1/4 teaspoon salt
1/2 teaspoon brandy
2 cups sifted confectioners’ sugar
1 1/2 pounds dipping chocolate couverture, Choclatique Private Reserve Dark Chocolate (64%), Choclatique Prestige Milk Chocolate (32%), or Choclatique Snowy White Chocolate (33%).
- Prepare in advance: In a strainer, drain the maraschino cherries for about 2 hours; then marinate them with the liquor of your choice for a minimum of 2 days (longer is better).
- Using an electric mixer, combine the butter, corn syrup, salt and brandy in a large mixing bowl blending until smooth; about 5 minutes. Slowly add confectioners’ sugar and mix well for another 5 minutes to create the fondant. Knead the fondant by hand until smooth, silky and shiny; wrap in wax paper and chill for 30 minutes.
- In the meantime, drain the cherries. When the fondant has set, carefully shape a flattened marble-size piece of fondant around each cherry; place on wax paper-lined tray. Chill the wrapped cherries until firm, about 2 hours.
- Melt the chocolate and temper accordingly. Holding the cherries by their stems, dip each cherry in tempered chocolate and place on a wax paper-lined tray. Store in a covered container in a cool, dark place for 3 to 4 weeks to fully “ripen” and to attain the “liquidy” center.
Be sure to get a head start on the holidays as it take several days for the centers to become liquid. If you don’t want to go to the trouble and wait for the centers to liquefy you can purchase Chocolate Cherry Cordials directly from our website.
Thursday, April 1st, 2010
— Joan Vieweger, Co-Founder of Choclatique
This Sunday, April 4th, is Easter Sunday. Beyond the religious significance to the faithful, Easter has become one of the candy and chocolate industries’ biggest holidays. From jelly beans and marshmallow chicks to foil-wrapped chocolate eggs and hollow bunnies, Easter gives kids of all ages an excuse to indulge a little. Perhaps it’s the effect of the particularly long, cold, wet and snowy winter, but the fact that the holiday arrives ten days earlier than last year hasn’t dampened expectations for a banner year in sales. The National Retail Foundation reports that total Easter spending is expected to reach over $13 billion! Of course that total includes food, flowers, decorations, greeting cards, clothing and yes, candy and chocolate.
Easter was a major holiday in my childhood. I remember that my Great Uncle Tony, a pharmacist and proprietor of a local drug store (similar to the one shown), always brought me a taste of the newest seasonal candy when it came into the store. I wasn’t very discriminating back then—if it had sugar and/or milk chocolate, I was game.
As a young child an over-sized hollow bunny or extra large bag of jelly beans did the trick. But as I got a little older, nothing brought me the excitement as the newest seasonal chocolate assortment did. The ritual of removing the outer wrapper, sliding open the lid and breathing in the sweet aroma of chocolate… there was—and is—nothing like it. Were it not for my Granny interceding at just the right moment, I’m certain I could have polished off that one-pounder in no time flat. She helped me to appreciate those chocolate moments.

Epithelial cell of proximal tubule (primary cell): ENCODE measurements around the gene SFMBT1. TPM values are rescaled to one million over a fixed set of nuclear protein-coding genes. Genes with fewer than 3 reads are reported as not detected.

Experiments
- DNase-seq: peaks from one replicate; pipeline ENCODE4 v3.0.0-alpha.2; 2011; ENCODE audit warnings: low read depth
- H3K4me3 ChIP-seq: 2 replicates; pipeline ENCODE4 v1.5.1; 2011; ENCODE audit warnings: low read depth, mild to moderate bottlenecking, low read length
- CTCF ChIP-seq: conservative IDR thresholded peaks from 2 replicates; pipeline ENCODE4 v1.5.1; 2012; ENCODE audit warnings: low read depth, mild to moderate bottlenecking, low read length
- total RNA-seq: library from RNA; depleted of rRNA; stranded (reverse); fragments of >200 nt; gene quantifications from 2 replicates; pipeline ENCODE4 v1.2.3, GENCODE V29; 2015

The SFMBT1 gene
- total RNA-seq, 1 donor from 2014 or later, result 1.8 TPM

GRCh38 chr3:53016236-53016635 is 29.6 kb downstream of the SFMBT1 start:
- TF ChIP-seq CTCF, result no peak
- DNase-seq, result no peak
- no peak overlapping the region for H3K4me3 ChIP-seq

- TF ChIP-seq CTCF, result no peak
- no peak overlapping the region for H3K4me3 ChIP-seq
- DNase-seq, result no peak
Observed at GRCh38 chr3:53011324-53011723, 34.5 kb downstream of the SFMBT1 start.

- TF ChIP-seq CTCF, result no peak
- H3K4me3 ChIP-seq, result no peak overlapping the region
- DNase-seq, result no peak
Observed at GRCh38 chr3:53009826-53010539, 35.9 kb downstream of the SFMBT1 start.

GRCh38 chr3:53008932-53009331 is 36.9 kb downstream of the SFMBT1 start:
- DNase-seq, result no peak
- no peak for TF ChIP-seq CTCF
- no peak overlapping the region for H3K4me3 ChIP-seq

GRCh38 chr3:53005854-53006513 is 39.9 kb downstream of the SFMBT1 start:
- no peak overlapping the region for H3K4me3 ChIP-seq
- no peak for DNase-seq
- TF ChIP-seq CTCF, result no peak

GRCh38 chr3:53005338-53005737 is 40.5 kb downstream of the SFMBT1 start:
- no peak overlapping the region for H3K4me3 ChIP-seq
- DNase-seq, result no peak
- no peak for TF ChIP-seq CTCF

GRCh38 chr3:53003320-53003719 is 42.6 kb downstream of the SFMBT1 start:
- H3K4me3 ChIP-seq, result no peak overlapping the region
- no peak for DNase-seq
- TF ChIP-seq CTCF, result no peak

She allowed me to have just two in that first moment, so selection was critical. Not being a big fan of the coconut back then (I used to refer to it as eating hair), nor having yet acquired the appreciation for the richness of a solid piece of gourmet chocolate, I ultimately learned to look before I leaped.
There wasn’t much color used back then and the fillings and designs were very simple relative to today’s offerings, so I looked for the subtle differences in size, shape, the twist of the drizzle, the hint of a possible nut… all were clues to treasure inside. Even shaking the chocolate could even be rewarding if one was in pursuit of the elusive chocolate covered cherry. My favorite was the nutty caramel.
I’m happy to say that I still have that childlike excitement whenever I open up a box of assorted truffles—whether ours or another artisans’. I still stop and take in with full measure the chocolate aroma when I open the box, and then I let my eyes dance from piece to piece to piece, struggling to decide which one to try first. Fortunately, I went from candy store kid to chocolate studio owner, so I don’t have to choose just one or two and I don’t have to wait for a holiday to enjoy our chocolates… neither do you. But there is still something special about savoring Easter memories of my Granny and Uncle Tony and those special boxes of chocolate.
Create your own holiday memories with Choclatique…
Monday, November 23rd, 2009
— Ed Engoron, Co-Founder of Choclatique
As the co-founder of Choclatique and as a lover of everything chocolate I am always looking for new “flavor thrills” that are made with chocolate—anything chocolate… everything chocolate. That could be the sweet use of chocolate for great muffins, brownies and confections or something savory like an exotic Mexican chicken mole, chocolate-covered short ribs or my fantastic chocolate-kissed barbecue sauce.
My good friend Richard Altuna, our retail designer, who has added so much to the success of Choclatique, has called me fearless in the face of chocolate so I decided that it might be a good idea to bring a little Thanksgiving cheer to the chocolate lovers of America who are looking for more than just another ordinary turkey to show their thanks for this week’s holiday feast.
Two of my favorite things in the world are a standing rib roast (I used to work for Lawry’s The Prime Rib in Los Angeles—the home of great prime rib) and cacao. Okay, I know that doesn’t sound particularly strange, but try bringing them together. Now that was a challenge that I took up earlier in the year for another publication.